Hello and welcome to week 9!
This week I worked on organizing my data by creating graphs, finding averages, and calculating standard deviations.
As I did this, I started to notice emerging trends. While not being of statistical significance, both diastolic and systolic blood pressure for each patient was lower after their participation in my experiment. This is consistent with results from previous studies that explored similar topics to mine. Studies conducted by UC Davis Medical Center scientists determined that “A person’s mindset also affects the body’s biochemistry, especially factors related to heart disease” (UC Davis Health, 2015). Gratitude can begin as “establishing a daily journaling practice to remember gifts, grace, benefits, and things enjoyed…setting aside time on a daily basis to recall moments of gratitude associated with ordinary events, your personal attributes, or valued people in your life”. By studying individuals who were keeping a gratitude journal and practicing other methods of expressing their appreciation for those around them, UC Davis scientists determined that “grateful people have 16 percent lower diastolic blood pressure and 10 percent lower systolic blood pressure compared to those less grateful”. My results indicated a 4% and 3% drop in the systolic and diastolic blood pressure measurements respectively compared to before gratitude practices. While mine was not as significant as the other study, the study conducted at UC Davis was more longitudinal than mine. The participants had the opportunity to practice gratitude for a much more extended period of time than my participants did. However, I believe both studies (mine and the one published by UC Davis Health) succeeded in showing the effectiveness of gratitude expression on lowering BP.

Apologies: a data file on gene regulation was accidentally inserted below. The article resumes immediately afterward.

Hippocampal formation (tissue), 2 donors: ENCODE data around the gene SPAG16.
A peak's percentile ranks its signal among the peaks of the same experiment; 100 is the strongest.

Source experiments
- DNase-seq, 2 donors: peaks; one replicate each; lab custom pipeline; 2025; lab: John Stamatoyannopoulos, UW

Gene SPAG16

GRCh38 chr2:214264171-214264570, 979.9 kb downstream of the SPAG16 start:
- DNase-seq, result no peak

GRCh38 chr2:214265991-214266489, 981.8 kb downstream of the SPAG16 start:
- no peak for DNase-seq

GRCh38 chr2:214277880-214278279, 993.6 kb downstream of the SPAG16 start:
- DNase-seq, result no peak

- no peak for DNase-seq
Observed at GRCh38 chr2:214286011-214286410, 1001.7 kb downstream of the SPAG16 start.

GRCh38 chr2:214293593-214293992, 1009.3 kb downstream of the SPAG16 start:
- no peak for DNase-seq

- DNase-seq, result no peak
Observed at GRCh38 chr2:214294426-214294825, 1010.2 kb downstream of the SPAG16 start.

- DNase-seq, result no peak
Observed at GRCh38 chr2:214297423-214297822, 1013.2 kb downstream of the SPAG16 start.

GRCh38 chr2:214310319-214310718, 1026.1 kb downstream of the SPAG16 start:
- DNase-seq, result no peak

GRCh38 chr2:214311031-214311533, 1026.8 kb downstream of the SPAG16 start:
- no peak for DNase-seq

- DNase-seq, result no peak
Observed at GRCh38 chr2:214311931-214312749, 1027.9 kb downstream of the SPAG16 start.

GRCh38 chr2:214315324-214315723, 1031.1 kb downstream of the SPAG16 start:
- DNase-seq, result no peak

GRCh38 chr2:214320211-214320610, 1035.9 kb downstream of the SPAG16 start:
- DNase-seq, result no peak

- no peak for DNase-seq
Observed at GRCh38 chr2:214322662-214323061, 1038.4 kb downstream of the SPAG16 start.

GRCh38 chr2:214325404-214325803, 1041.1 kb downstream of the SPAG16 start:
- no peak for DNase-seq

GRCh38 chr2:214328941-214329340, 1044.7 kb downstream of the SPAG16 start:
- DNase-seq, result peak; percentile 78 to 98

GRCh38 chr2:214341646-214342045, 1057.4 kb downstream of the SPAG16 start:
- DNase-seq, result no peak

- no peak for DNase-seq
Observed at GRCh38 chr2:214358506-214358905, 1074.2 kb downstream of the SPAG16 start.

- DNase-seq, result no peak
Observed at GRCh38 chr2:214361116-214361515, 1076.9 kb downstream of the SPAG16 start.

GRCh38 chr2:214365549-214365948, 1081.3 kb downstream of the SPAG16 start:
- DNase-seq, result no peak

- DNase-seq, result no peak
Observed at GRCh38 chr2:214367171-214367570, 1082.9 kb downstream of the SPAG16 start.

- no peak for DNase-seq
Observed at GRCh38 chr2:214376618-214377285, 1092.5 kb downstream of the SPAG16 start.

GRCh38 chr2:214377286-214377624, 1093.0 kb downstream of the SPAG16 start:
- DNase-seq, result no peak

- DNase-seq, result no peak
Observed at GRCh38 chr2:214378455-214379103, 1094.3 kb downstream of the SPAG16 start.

Next week I will continue to delve deeper into studying my data and working on my final research paper. Here are a few of the graphs I worked on this week: